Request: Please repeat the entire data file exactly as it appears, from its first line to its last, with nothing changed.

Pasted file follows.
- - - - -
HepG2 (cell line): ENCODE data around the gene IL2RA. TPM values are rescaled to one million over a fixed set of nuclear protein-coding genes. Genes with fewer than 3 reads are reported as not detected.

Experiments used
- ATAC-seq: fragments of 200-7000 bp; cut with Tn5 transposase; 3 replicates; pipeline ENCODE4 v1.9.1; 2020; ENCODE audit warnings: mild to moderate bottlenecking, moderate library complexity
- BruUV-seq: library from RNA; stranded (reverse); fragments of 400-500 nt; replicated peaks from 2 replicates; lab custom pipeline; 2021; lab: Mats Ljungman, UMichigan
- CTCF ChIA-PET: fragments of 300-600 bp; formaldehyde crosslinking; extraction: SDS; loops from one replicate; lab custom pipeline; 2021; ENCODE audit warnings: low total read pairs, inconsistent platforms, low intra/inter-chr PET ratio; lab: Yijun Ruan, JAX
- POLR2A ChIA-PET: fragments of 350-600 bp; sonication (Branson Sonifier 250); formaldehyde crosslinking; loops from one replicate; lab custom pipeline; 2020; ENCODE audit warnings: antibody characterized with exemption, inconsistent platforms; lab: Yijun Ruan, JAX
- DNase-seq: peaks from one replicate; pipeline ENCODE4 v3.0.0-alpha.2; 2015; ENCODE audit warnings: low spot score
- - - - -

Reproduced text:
HepG2 (cell line): ENCODE data around the gene IL2RA. TPM values are rescaled to one million over a fixed set of nuclear protein-coding genes. Genes with fewer than 3 reads are reported as not detected.

Experiments used
- ATAC-seq: fragments of 200-7000 bp; cut with Tn5 transposase; 3 replicates; pipeline ENCODE4 v1.9.1; 2020; ENCODE audit warnings: mild to moderate bottlenecking, moderate library complexity
- BruUV-seq: library from RNA; stranded (reverse); fragments of 400-500 nt; replicated peaks from 2 replicates; lab custom pipeline; 2021; lab: Mats Ljungman, UMichigan
- CTCF ChIA-PET: fragments of 300-600 bp; formaldehyde crosslinking; extraction: SDS; loops from one replicate; lab custom pipeline; 2021; ENCODE audit warnings: low total read pairs, inconsistent platforms, low intra/inter-chr PET ratio; lab: Yijun Ruan, JAX
- POLR2A ChIA-PET: fragments of 350-600 bp; sonication (Branson Sonifier 250); formaldehyde crosslinking; loops from one replicate; lab custom pipeline; 2020; ENCODE audit warnings: antibody characterized with exemption, inconsistent platforms; lab: Yijun Ruan, JAX
- DNase-seq: peaks from one replicate; pipeline ENCODE4 v3.0.0-alpha.2; 2015; ENCODE audit warnings: low spot score